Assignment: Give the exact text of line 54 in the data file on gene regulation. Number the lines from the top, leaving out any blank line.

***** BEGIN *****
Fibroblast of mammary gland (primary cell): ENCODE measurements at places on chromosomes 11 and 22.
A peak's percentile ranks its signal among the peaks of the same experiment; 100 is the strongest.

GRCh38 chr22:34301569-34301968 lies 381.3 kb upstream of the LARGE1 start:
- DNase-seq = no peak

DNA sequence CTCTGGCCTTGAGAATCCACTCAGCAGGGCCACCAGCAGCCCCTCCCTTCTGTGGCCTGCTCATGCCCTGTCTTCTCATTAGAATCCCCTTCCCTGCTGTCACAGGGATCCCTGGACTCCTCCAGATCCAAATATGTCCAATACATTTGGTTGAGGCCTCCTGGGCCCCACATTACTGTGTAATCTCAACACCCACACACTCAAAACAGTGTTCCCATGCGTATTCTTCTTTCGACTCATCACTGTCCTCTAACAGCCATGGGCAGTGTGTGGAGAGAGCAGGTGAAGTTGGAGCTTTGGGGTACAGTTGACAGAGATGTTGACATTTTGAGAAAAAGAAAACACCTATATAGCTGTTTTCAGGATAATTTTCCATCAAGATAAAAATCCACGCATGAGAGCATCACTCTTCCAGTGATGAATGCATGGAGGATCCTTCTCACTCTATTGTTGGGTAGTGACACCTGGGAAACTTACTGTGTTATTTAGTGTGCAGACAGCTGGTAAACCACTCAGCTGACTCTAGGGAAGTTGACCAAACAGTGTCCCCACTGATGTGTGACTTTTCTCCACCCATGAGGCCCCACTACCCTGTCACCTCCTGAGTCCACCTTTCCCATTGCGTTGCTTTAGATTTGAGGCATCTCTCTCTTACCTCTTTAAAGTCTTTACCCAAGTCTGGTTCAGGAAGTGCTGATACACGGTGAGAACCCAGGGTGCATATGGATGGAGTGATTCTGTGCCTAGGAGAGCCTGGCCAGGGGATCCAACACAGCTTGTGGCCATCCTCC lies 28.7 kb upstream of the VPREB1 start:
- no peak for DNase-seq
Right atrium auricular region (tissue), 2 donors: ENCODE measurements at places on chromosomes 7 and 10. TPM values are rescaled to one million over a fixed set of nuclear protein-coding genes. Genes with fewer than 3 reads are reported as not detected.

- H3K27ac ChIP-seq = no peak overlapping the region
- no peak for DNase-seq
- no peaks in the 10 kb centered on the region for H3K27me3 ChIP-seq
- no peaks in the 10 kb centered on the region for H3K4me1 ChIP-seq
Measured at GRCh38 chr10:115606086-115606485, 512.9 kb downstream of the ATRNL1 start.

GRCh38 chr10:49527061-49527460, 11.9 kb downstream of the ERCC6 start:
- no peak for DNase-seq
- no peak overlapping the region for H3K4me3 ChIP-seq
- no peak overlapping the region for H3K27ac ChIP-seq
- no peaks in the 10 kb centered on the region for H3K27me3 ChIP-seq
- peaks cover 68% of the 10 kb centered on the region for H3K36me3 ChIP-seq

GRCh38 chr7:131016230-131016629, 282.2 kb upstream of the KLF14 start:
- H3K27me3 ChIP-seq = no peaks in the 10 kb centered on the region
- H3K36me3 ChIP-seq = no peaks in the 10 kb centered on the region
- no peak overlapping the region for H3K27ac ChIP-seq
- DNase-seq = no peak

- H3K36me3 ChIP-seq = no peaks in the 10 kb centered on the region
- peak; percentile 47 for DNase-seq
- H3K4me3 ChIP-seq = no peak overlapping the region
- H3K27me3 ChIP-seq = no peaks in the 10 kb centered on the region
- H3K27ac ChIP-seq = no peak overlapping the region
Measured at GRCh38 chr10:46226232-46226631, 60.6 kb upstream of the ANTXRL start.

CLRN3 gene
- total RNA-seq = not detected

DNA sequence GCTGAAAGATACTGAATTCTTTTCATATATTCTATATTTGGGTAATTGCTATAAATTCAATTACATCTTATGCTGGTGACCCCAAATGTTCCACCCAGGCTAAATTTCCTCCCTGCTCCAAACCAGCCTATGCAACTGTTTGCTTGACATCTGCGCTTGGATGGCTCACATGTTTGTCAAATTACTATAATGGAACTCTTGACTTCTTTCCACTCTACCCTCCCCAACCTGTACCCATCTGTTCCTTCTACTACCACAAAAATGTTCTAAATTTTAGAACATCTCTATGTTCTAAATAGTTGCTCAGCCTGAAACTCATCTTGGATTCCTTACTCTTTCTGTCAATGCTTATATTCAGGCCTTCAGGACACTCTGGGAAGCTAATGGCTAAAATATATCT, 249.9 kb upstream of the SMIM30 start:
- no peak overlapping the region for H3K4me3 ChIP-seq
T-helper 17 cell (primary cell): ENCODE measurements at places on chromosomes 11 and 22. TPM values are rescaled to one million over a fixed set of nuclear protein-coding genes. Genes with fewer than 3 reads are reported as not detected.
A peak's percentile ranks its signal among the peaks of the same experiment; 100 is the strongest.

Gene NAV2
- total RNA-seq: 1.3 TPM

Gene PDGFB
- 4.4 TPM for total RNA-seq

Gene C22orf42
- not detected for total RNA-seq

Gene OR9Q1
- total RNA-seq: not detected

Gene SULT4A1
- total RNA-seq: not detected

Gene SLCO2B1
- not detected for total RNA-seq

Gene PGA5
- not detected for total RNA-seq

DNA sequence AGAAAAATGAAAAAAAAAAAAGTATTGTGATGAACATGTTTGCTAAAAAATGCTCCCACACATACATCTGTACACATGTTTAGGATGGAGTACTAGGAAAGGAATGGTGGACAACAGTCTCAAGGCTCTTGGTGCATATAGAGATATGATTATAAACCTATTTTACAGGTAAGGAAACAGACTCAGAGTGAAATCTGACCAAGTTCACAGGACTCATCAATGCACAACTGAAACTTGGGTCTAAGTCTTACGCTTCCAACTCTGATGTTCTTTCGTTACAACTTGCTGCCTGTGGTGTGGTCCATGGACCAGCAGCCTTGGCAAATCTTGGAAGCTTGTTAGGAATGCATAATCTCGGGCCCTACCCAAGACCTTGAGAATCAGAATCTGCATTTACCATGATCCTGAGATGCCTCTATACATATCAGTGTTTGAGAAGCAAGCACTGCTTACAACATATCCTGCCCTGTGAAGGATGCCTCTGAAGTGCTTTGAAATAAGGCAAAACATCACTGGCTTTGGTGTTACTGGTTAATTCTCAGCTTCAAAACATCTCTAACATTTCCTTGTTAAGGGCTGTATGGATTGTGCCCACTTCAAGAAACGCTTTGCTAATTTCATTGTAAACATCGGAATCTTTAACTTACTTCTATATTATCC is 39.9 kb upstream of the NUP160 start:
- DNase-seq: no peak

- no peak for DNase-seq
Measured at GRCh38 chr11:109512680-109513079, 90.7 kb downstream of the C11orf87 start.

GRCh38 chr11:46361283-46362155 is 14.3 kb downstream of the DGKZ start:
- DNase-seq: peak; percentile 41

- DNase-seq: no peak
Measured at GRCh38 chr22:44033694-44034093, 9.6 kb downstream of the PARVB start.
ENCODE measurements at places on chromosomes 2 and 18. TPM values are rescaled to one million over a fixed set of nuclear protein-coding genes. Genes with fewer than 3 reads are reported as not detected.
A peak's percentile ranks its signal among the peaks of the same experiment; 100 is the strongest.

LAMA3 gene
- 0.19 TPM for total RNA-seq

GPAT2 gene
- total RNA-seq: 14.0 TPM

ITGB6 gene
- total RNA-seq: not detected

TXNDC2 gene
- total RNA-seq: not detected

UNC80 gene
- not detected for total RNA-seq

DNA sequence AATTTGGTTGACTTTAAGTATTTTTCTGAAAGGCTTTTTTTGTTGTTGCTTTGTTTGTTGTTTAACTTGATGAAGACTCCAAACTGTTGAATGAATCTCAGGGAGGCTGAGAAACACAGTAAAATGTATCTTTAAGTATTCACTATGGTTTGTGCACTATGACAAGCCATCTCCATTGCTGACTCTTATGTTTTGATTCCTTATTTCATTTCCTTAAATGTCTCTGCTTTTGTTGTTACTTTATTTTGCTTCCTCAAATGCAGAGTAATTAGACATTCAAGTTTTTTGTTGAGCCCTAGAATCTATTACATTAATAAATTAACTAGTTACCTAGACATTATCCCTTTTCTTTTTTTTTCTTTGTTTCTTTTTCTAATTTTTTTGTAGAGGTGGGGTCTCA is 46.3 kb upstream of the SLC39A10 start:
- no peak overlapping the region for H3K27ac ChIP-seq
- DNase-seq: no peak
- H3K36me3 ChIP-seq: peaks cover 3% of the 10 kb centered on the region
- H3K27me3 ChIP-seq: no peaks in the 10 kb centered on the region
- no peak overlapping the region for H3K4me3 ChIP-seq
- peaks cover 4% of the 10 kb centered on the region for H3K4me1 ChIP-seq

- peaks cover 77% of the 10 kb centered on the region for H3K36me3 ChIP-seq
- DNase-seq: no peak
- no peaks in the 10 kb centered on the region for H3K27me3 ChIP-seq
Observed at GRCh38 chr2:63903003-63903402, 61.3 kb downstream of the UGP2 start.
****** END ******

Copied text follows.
GRCh38 chr11:46361283-46362155 is 14.3 kb downstream of the DGKZ start: